Getting The Gardening Bug

I love it when we bump into our clients and they tell us how much they love their garden. They often express surprise about how often they sit out there; how they never used the garden before and now they sit out there all the time. The other rewarding part is when a client who had no idea about plants suddenly gets ‘the bug’ and starts to become interested in all the things we put in their garden for them. Of course we plant low maintenance gardens if required, but there’s no such thing as a ‘no maintenance’ garden and anyone who has plants takes on the responsibility for these living things. We provide a list of the plants we use with a maintenance plan to help the terrified and often pop back just to get things started and explain pruning and dead heading.

I have many favourite plants but the one thing I couldn’t lose from my own garden would be the clipped box pyramids and spheres. We plant them in most of our new gardens too. They’re my punctuation marks in the border – the exclamation marks and the full stops at the end of the planting. Somehow they anchor all the other plants and their solidity brings structure when other plants flop around blowsily in flower. If you’re not a fan of clipped box then other plants look just as good.

Yew columns have been used for years and take no end of hard cutting back, and other trees and shrubs like pittosporum, hornbeams, hebes and skimmia will bring the same element of order. The garden definitely starts to lose its shape in the late summer. Plants are more organized in the spring and things flower more stiffly. As summer moves on the plants are flowering at the end of their stems and men start to complain that the geraniums and alchemilla are flopping across the lawn causing havoc with their mowing. (We don’t mention, of course, how they flop across the sofa but that’s another story.) Structured plants in pots will also bring an arrangement of planters together.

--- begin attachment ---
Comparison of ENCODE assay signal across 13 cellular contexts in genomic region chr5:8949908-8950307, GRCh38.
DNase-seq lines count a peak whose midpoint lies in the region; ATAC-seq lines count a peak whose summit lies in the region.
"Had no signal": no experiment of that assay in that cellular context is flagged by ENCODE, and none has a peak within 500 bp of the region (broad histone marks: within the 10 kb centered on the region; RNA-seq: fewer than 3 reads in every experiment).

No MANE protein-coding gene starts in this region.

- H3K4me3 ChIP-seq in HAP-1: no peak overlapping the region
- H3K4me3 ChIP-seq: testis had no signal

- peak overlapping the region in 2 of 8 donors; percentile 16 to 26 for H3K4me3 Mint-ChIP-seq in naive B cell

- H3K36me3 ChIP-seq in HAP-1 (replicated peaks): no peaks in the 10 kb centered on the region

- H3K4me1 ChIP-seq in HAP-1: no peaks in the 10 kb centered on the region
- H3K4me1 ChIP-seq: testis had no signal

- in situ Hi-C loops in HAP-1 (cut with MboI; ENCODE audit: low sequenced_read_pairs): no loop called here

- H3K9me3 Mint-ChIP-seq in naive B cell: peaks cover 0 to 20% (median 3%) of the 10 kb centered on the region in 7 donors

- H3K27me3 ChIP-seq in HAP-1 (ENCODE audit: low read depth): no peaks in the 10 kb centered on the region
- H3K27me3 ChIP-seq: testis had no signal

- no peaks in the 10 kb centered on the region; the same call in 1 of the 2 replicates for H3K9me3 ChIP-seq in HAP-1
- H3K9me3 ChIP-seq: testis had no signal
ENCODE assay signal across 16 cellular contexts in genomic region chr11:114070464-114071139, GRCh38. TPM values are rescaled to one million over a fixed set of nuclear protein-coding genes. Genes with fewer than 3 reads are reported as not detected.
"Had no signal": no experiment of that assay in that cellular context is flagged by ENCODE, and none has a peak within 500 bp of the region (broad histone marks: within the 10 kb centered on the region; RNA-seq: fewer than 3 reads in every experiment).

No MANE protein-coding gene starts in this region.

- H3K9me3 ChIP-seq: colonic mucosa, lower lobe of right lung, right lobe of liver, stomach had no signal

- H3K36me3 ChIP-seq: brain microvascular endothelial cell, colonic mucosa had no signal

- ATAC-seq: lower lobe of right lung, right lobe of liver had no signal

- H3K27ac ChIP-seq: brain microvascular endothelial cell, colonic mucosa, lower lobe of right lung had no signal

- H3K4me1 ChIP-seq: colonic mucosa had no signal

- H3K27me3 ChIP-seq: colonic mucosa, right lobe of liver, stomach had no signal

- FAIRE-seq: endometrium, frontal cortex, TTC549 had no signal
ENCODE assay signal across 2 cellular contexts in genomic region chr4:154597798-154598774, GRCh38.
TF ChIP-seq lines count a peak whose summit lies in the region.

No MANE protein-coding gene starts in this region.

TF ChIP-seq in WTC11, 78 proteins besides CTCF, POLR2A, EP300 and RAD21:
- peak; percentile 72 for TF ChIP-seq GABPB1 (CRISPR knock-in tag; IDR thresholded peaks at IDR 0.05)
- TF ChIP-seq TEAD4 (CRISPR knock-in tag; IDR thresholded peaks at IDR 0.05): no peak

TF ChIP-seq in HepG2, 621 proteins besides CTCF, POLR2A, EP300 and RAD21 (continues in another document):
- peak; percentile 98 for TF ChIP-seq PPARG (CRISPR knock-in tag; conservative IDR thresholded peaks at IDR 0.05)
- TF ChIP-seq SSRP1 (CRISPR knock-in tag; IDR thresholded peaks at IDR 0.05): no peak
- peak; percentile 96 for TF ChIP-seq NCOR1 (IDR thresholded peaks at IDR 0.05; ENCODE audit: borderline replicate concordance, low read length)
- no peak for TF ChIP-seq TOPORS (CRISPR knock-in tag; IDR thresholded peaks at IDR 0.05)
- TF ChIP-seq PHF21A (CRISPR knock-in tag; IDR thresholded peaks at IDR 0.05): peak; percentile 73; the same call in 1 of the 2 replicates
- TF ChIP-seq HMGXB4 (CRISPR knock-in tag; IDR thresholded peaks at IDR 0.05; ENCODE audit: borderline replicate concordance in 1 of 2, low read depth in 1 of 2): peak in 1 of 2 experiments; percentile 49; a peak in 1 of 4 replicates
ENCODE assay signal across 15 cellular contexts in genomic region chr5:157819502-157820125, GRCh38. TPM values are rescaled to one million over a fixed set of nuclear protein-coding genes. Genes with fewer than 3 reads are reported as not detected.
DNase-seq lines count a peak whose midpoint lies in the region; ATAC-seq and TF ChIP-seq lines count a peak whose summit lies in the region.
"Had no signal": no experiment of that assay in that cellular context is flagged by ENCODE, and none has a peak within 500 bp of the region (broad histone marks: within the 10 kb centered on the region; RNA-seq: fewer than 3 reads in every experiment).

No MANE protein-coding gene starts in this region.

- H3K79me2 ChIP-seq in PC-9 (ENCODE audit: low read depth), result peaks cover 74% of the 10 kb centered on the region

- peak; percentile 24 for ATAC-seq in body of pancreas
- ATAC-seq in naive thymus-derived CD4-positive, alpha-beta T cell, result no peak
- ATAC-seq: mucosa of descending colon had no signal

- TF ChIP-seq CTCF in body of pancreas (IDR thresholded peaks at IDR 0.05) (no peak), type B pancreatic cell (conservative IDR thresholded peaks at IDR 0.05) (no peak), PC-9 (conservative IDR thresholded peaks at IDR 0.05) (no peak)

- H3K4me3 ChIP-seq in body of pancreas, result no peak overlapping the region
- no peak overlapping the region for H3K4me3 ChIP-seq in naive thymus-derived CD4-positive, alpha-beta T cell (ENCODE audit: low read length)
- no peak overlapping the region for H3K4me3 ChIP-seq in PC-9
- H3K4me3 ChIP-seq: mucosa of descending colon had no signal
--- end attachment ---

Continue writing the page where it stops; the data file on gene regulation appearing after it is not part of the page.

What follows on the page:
I have a number of smaller clipped box balls and pyramids in containers around the garden. These do need more attention to watering than those in the ground, but they’re still good tempered and easy plants to maintain.

Box looks wonderful with roses and in herbaceous borders but I’ve also planted five pyramids in my lawn, spaced out precisely. You can imagine how that went down with the man who uses the lawn mower, but they look wonderful. In the winter, when they were covered in snow, it was like having five snow men on the grass. I have round clipped box balls all around the garden too, in the borders and in large pots, and it looks as though a group of chubby friends are standing around out there.

Box also makes a great edging hedge. We’ve just finished a very formal garden for one of those seaside villas in Hove and the terrace is surrounded with square beds, all with low clipped box hedges. It will be planted up with white herbaceous and evergreens, but we’ll put in hundreds of white tulips for the spring and they’ll have their own mini stately home borders. I use an electric hand clipper for all my box shapes and spent last weekend clipping them. I can look out of the window now and see them all standing neatly around the garden. In fact I think one of them just waved. Such friendly plants.

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